Stern has drawn the inevitable comparisons to Roth and Bellow, but he has neither Bellow’s easy distance from Jewishness nor Roth’s histrionic obsession with it. Rather, he borrows from both — the Jewishness of his protagonists features the simultaneous urgency and faintness of willed neglect. The Jewish stories in Almonds to Zhoof benefit from this tension. Stern’s other stories tend to rank high in cerebral drollery, but they frequently fail to cohere from patchworks of reflection and apercu into full-fledged art held together by drama. Stern, who has argued that novelty is critical to art, strains to make extraordinary men out of his burghers, but he overreaches in making the point.

Even his characters’ names — Dorfman Dreben, Vernon Bowersock, Mervyn Kiest, June Bug Venerdy — aim to contrive a sense of displacement, but such obvious gimmickry tends to push the narratives into farce, which is unnatural territory for Stern’s otherwise ponderous, brow-furrowed prose. Presumably with similar intentions–and resulting in similar problems — Stern constantly gets cute. This is the kind of writer who cannot use “tumble” without bringing up “rumble.” Metaphors are stretched to absurdity: “Trouble, Hanna knew, seldom came labeled. And her trouble was not simple sexual confusion. Everyone she knew slid up and down the sexual shaft, getting off first at this floor, then at that one. She herself was one of the straightest of straight arrows. (If there were sexual continents to explore, she was no sexual Captain Cook.)” His factories belch “cafe au lait” mist; responses take “a while getting said”; makeup is “the creation of the dust and syrup of five hundred plants and animal bladders.” Knowing when to keep invisible is an essential element of good prose; Stern’s calls attention to itself with such grating self-importance that it eclipses the fictional world entirely.

Stern — like his idol Ezra Pound, an encounter with whom he fictionalized in the novel Stitch in 1965–is a kind of minimalist, but when a writer asks half the words to do twice the work, they must be surgically precise. Stern knows how to lay open a life in half a sentence — “[Binswanger] turned his father into a little vaudeville act, a comic handle that lets him carry the hot pan around”–but frequently the focus dissipates into abstraction. Take these early lines from Other Men’s Daughters, a brilliant telegraphing of family estrangement: “The Merriwether House … rises three stories behind a large acacia tree set in a tiny oval lawn whose few feet of renewable earth stuff supplied a large proportion of ordinary Merriwether exchanges: ‘The tree’s leafing out.’ ‘Time to mow again …’ ‘Your bicycle’s on the lawn.'” And then: “A resident of Manhattan might think of Cambridge as ‘country,’ but it is urban in marrow, which is to say that whatever grows there bears the mark of human toleration or display.” Huh? Or: “Merriwether had complained for years that his wife Sarah hadn’t rejuvenated Aunt Aggie’s house. The reason, he believed, was a form of Cambridge indolence disguised as ascetic contempt for body comfort.” And then: “For years such Cambridge platonism brought the rear ends of Merriwethers against the coils of what should ease them.” What?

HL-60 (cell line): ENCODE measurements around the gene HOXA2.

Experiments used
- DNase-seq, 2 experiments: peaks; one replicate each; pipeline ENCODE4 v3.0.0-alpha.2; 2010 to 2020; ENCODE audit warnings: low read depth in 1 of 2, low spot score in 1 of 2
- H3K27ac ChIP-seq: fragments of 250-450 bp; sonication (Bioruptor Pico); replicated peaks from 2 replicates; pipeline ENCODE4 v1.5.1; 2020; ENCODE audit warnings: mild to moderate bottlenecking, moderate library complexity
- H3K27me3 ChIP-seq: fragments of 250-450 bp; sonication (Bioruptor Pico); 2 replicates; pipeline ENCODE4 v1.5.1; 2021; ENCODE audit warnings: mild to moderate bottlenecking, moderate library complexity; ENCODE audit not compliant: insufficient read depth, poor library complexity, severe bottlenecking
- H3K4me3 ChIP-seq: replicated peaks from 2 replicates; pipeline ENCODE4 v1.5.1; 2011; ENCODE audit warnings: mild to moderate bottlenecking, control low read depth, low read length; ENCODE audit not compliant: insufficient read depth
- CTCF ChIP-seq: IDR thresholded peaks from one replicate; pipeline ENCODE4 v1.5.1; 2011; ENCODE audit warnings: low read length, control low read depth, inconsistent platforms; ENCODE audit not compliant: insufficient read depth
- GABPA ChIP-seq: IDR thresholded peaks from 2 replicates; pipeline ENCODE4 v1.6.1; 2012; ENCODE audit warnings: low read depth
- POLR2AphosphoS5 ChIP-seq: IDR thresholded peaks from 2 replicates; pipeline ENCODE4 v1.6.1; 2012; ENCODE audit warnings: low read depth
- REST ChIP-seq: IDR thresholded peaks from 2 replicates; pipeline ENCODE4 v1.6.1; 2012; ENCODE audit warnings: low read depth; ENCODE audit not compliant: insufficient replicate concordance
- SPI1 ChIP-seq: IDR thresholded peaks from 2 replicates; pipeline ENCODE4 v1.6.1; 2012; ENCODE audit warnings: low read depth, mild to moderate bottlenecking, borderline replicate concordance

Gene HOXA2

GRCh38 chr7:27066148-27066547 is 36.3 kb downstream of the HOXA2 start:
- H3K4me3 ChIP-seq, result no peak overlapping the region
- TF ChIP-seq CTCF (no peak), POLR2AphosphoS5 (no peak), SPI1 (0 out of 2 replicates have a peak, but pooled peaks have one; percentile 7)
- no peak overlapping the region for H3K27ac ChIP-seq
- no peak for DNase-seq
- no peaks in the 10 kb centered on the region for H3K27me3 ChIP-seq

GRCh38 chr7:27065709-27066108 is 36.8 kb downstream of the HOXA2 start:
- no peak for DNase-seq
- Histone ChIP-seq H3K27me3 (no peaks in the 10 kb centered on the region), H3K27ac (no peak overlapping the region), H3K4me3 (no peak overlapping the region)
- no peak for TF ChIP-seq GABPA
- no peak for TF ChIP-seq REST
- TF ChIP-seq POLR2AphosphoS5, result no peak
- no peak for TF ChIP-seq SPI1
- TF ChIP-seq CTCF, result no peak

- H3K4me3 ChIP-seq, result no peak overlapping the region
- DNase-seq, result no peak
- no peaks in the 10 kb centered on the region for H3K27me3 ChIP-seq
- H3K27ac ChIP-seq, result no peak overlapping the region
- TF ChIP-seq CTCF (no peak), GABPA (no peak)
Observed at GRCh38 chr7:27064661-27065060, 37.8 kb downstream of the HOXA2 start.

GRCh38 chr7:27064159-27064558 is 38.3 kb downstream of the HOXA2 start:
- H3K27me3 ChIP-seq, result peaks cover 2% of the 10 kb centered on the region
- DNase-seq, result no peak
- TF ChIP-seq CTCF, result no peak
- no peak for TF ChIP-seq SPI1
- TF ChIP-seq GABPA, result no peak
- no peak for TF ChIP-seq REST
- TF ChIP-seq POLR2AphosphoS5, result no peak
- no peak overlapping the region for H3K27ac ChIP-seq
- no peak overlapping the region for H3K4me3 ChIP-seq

The reader’s heart half-breaks at such insight spoiled, as he is sprung from reverie by incoherence. Stern’s delight in language has drawn critical comparisons to Bellow, but the better juxtaposition would be with Paula Fox, whose own novel of bourgeois disintegration, the 156-page Desperate Characters, should enter creative-writing curricula as a model of spare but piercingly clear prose. The major ingredients of Stern’s fiction — expansive language, compressed content, erudition as a means to emotional liberation — co-exist uneasily, his own internal argument between fixity and release. “One has feelings, one keeps them to oneself,” Stern wrote in A Sistermony, a memoir of his sister’s death. Too bad. One wishes for less restraint and more control. Stern brilliantly celebrates the abruptly liberated life, but his own fiction shows that constraint may not be such a bad thing once in a while.